The key thing is to hire the right agency. Naturally, we have to recommend ourselves!
At The Links Guy, we have the kind of process and systems in place, which we know are hard for companies (and even other agencies) to replicate themselves, which is why so many successful firms have hired us over the years.
While our costs start from around $4,000 and up – you’re buying the expertise and knowledge of an agency which has spent many times more than that, in developing the ability to build the right type of links. Even if you can save money by hiring cheaper agencies or freelancers in the short term – you’ll actually make more money in the medium to long term, by engaging with TLG, because of the quality of the work.
Build links yourself
This is unlikely to be practical depending on the size of the business, and kind of scale you need – but many of the clients we worked with, actually started like this (you may even already be doing this). They were building their own relationships, pitching media, or asking people in their network to link to their content, and getting a decent number of links.
I would say, it’s always good to do a bit of link building in-house if possible, to get an idea of how the process works. You’ll get to understand the type of relevant sectors that particularly like your content and the ‘linkable audiences’ that are out there. Once you start doing outreach at a certain volume, you’ll get some insights on whether your content is hitting the right mark or not, and it can help inform decisions about the type of content you need to be making. Or simply that you need to reach out to a different sector.
But as a CMO/marketing manager/content marketer – you only have so much time in the day. So once you’ve gained those insights and have understood the type of link building and standards you’d want someone else to be working to – this makes it easier once you deal with the agency/freelancer/employee you’ll be working with later.
Employ an in-house team
This was mentioned earlier, but building an in-house team would also yield you really high quality links. The main thing to consider is the cost associated with that, and the colossal amount of time spent training and managing the team.
But this will ultimately give you a lot more control over the process, and a constant resource that is continually pushing your content.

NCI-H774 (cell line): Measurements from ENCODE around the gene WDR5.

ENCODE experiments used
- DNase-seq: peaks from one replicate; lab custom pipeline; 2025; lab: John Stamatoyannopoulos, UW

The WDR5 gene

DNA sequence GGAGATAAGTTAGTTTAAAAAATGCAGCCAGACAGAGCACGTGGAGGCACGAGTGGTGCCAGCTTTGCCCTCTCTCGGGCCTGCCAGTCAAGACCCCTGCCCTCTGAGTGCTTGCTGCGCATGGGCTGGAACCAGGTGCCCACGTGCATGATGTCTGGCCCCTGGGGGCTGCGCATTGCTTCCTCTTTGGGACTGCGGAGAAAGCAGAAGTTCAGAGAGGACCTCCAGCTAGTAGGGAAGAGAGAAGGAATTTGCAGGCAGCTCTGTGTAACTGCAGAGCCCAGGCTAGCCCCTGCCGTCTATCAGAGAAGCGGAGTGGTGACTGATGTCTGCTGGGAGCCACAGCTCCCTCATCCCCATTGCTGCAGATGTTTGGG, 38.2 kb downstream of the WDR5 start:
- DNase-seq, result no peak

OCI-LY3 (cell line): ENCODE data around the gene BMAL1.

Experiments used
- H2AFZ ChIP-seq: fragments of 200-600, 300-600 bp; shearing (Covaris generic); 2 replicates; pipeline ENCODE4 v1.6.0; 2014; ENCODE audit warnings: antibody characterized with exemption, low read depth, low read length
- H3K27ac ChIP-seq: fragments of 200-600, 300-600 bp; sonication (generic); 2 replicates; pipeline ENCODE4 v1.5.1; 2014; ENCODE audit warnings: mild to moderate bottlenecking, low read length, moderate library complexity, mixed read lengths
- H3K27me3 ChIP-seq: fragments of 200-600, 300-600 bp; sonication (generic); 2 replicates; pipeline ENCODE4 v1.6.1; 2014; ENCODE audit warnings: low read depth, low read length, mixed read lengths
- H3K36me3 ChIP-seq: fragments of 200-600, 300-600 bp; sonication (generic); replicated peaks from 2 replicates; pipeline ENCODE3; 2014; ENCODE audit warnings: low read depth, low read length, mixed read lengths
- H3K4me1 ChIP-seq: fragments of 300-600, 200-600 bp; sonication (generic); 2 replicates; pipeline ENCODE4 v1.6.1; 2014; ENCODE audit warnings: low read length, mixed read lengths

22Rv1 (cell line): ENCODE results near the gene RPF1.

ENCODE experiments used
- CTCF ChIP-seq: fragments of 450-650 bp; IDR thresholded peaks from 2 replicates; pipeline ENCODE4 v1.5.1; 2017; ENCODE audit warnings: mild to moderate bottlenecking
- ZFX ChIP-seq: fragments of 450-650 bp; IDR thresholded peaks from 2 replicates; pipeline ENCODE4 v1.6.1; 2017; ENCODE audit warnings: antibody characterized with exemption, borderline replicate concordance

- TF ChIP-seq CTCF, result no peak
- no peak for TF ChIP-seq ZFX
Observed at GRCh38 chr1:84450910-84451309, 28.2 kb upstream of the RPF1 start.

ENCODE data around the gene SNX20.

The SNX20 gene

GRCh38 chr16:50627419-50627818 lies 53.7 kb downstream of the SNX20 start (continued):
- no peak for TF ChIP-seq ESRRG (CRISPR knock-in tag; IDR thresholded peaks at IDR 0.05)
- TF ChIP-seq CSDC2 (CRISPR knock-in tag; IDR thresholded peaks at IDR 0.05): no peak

Again though, with the link building team being an in-house resource, and the kind of recurring costs involved – the ROI would have to be justified.
Hire a freelance link builder
This sits between hiring an agency, and employing an in-house team. By hiring a freelance link builder (or multiple freelance link builders), you can outsource the work to contractors and can avoid the financial cost of employment, while potentially some of the initial costs associated with an agency’s retainer.
Popular places to find freelancers are Upwork or Fiverr.
These platforms are competitive, so you’ll find individuals and agencies listed, within a pretty wide price range. You’ll often be able to see ratings and feedback left by others as well.
However, reviews may not always give you much insight into what work was actually done and the quality of it.
The best freelancers and agencies on these platforms will also be very high in demand, and you may even find them at the very top end of the pricing. Many will also only work for hourly rates with no guarantees on the number of links.
Lastly, freelancers that take a lot of project work like this, can sometimes be unwilling to, or unable to fit in as part of a larger team. Due either to time constraints, or not being willing to adjust their manner of working. It’s really important to consider this challenge if you need your team, or other team members to communicate with them and collaborate on some items.
Let’s assume you need to hire a link builder within the company – here are the steps you’d need to take.
1) Outline the R & Rs
Before you can start hiring a link builder, or building out your team, you first need to establish what they’ll be doing. So when it comes to link building, you may need to consider the different skills you need them to have, or if you can mix and match these across different people.
- Outreach and inbox management.
- Link prospecting and contact finding.